As the Anzac commemoration industry, awash with millions of dollars of government and corporate investment, gears up to celebrate the centenary of the Gallipoli landing in 2015 (embracing in the process all Australian military adventures overseas going back to involvement in the New Zealand Maori Wars of 1863–64), and the Sudan intervention of 1885), it is salutary to reflect on a seldom discussed Australian military tradition closer to home – in fact, at home.
Simply, military might in Australia has, since early colonial days, been deployed on the home front. Forget the ‘feel good’ domestic use of military forces in times of cyclone, fire, flood, drought as aid and logistic adjuncts, and think instead of the political, the ‘otherness’ of Australia’s martial tradition. Just as the Anzac spirit embraces nineteenth century colonial conflicts before the Federation of Australia in 1901, so too does the domestic ‘otherness’.
The ‘otherness’ begins with colonisation. European occupation of the continent did not go unchallenged by the Aboriginal peoples. A state of war existed from Governor Phillip’s time right through to the nineteenth century, as the invaders met with Aboriginal resistance. The defenders strategically employed guerrilla warfare against the superior military might of industrial Britain. Because this resistance was effective, and the enemy elusive, a bloody and vengeful military campaign was conducted in retaliation. There were punitive raids on indigenous camps, and terror was officially used to bring about submission. It was a protracted warfare that resulted in an estimated 20,000 Aboriginal deaths and 2000 European deaths.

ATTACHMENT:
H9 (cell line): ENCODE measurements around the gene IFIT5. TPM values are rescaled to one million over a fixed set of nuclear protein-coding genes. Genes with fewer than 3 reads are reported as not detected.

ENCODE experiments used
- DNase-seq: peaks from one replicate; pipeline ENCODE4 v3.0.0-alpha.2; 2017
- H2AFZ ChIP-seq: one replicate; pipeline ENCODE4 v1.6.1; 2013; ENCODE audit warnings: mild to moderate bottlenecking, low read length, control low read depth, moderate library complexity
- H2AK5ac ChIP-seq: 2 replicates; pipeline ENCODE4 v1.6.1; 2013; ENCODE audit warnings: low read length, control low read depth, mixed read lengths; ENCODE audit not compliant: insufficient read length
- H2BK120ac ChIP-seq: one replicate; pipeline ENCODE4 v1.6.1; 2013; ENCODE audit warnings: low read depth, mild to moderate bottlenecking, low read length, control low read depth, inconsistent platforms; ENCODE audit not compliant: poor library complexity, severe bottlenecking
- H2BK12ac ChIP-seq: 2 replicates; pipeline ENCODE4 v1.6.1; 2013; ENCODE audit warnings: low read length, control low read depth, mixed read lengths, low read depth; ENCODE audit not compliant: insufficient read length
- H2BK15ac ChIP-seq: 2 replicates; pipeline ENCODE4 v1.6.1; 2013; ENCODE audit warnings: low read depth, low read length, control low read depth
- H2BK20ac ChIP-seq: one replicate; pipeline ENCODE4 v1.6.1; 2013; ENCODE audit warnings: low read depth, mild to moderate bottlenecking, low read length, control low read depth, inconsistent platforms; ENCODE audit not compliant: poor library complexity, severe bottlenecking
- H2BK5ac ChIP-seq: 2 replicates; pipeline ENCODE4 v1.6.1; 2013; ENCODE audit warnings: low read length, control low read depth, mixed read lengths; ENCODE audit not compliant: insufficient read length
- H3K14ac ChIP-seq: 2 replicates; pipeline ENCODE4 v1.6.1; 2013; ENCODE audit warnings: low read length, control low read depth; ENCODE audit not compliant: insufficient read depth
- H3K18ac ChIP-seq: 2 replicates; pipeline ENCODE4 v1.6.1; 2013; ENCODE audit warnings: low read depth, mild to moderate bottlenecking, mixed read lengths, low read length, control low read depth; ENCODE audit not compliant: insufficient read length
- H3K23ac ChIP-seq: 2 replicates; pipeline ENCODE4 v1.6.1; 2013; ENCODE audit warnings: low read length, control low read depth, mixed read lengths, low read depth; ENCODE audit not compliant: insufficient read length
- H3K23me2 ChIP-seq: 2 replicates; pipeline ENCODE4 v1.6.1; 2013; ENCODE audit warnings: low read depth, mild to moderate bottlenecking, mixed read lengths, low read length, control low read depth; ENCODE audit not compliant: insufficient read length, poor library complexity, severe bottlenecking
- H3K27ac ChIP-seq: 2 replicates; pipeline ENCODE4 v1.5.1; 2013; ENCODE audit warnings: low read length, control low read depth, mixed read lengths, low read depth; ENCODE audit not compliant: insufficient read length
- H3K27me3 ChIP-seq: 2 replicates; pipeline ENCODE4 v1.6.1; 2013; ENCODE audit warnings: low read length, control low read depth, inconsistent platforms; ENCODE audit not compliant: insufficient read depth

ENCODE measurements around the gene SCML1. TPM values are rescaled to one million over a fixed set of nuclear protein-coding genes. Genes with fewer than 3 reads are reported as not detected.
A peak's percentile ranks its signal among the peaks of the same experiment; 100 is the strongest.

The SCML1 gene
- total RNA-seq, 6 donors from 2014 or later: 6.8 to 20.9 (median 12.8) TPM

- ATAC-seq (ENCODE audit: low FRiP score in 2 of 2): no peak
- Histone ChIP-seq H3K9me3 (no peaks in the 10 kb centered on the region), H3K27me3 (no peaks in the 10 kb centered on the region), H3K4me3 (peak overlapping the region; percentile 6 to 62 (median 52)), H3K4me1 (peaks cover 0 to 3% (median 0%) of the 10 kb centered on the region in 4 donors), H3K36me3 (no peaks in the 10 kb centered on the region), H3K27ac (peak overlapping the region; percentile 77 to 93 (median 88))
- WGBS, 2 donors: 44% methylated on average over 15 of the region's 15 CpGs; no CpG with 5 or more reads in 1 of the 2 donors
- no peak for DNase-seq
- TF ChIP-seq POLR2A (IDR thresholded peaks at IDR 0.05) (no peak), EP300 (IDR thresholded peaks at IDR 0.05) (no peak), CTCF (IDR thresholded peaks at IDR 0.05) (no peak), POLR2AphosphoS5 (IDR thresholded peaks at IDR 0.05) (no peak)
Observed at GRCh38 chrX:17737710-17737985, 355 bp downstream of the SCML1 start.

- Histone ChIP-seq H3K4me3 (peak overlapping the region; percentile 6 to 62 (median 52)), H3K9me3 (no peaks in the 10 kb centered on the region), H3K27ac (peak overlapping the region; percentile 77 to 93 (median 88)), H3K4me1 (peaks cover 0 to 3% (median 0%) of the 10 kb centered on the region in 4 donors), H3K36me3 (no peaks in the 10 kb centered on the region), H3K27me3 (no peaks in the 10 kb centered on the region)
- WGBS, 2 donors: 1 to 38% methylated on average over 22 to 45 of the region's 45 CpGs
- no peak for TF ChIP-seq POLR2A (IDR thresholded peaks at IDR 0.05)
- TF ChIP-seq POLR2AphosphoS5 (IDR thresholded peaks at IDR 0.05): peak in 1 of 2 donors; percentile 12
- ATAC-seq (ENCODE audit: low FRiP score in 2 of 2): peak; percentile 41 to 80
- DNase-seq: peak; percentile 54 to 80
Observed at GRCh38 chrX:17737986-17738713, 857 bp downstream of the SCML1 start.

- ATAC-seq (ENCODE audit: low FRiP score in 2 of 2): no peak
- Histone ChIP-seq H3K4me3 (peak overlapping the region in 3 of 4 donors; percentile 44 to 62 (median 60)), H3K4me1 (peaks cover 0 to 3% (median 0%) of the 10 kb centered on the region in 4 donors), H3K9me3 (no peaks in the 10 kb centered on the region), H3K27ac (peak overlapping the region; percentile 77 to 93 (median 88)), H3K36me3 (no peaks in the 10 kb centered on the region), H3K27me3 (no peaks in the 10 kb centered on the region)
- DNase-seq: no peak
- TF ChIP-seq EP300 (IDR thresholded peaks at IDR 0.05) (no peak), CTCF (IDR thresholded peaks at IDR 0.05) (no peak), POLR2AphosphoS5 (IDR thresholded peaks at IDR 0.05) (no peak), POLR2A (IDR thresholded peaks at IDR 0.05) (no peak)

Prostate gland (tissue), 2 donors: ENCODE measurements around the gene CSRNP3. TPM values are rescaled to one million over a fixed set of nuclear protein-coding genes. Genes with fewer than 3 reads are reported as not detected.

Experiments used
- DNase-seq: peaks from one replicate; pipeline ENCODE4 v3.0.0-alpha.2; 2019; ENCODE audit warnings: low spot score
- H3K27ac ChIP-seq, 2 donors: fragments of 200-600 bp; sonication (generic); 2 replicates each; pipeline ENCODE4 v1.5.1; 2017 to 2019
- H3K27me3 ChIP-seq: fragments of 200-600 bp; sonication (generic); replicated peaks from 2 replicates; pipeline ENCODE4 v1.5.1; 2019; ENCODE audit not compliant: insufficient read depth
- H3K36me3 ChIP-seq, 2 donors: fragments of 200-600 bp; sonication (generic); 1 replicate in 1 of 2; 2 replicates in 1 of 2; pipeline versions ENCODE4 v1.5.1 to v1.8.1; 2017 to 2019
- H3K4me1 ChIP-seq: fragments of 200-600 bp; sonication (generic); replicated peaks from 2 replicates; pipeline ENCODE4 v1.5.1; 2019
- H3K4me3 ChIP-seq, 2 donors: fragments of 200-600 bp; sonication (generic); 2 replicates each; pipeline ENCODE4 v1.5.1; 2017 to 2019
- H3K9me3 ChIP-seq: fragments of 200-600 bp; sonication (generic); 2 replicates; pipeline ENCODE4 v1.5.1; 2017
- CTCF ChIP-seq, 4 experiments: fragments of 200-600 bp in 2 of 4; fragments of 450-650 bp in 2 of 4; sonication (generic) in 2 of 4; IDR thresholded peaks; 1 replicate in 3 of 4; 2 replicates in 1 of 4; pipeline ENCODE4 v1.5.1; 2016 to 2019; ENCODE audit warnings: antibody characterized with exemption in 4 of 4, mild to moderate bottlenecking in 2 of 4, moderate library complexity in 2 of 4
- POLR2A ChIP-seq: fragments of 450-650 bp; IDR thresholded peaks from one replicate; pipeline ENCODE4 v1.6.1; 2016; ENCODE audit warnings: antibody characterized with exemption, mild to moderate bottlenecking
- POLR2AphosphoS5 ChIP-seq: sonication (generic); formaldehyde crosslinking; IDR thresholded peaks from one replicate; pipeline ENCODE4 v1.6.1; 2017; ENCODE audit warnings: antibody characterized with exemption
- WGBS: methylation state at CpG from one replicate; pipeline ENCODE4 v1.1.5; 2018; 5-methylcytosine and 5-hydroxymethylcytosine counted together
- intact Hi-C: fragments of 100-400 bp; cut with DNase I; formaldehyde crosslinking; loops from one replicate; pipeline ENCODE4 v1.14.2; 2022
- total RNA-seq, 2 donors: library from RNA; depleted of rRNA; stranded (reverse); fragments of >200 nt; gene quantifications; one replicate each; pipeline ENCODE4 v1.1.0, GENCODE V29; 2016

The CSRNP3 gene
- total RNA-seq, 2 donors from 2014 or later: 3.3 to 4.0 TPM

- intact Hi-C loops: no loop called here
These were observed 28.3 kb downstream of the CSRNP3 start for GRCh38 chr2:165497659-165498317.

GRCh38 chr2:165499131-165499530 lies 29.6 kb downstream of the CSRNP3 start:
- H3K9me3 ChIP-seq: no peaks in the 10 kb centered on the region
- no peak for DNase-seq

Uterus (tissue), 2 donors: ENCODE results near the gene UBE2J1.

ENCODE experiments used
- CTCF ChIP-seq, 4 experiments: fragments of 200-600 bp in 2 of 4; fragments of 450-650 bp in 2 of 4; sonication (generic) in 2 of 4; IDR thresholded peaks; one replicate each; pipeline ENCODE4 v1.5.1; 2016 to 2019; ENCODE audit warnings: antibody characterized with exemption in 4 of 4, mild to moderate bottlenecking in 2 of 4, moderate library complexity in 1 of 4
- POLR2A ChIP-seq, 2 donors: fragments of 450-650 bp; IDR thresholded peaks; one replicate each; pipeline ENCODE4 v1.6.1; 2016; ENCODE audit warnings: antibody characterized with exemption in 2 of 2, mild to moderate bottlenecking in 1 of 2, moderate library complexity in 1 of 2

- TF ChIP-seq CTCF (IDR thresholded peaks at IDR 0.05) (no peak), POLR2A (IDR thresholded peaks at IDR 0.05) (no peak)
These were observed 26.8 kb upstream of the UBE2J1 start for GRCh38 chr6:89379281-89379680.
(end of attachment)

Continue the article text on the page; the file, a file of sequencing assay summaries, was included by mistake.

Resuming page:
For twenty years between 1790 and 1810, Britain was preoccupied with conflict in Europe. The colonial outpost of New South Wales was turned over to a specially created infantry force, the NSW Corps. Recruited from adventurists, opportunists and Britain’s military prisons, the outfit virtually had a free hand. As the use and supply of much-sought-after liquor became monopolistically linked with the Corps’ administration of the colony, the term ‘The Rum Corps’ was attached to the regime, at once marking the corruption of the outfit while simultaneously trivialising it. The Corps’ officer elite in reality constituted a military junta, and used its monopoly on weapons to self-advantage. The small non-convict population was cowed into submission, and the clique used thuggish corruption to generate personal fortunes, especially in land deals.
Skip decades closer to Federation, with new players, and great industrial unrest. During the 1890 intercolonial Maritime Strike, Colonel Tom Price addressed one thousand military volunteers in Melbourne, organised to control/intimidate a planned public meeting in support of strikers. Price told his men to preserve ‘law and order’ at all costs, and with the forty rounds of ammunition specifically issued to each volunteer, teach the crowd a lesson if necessary, sanctioning bloodshed with the chilling instruction to ‘Fire low and lay them out’. The Price solution established an Australian martial tradition.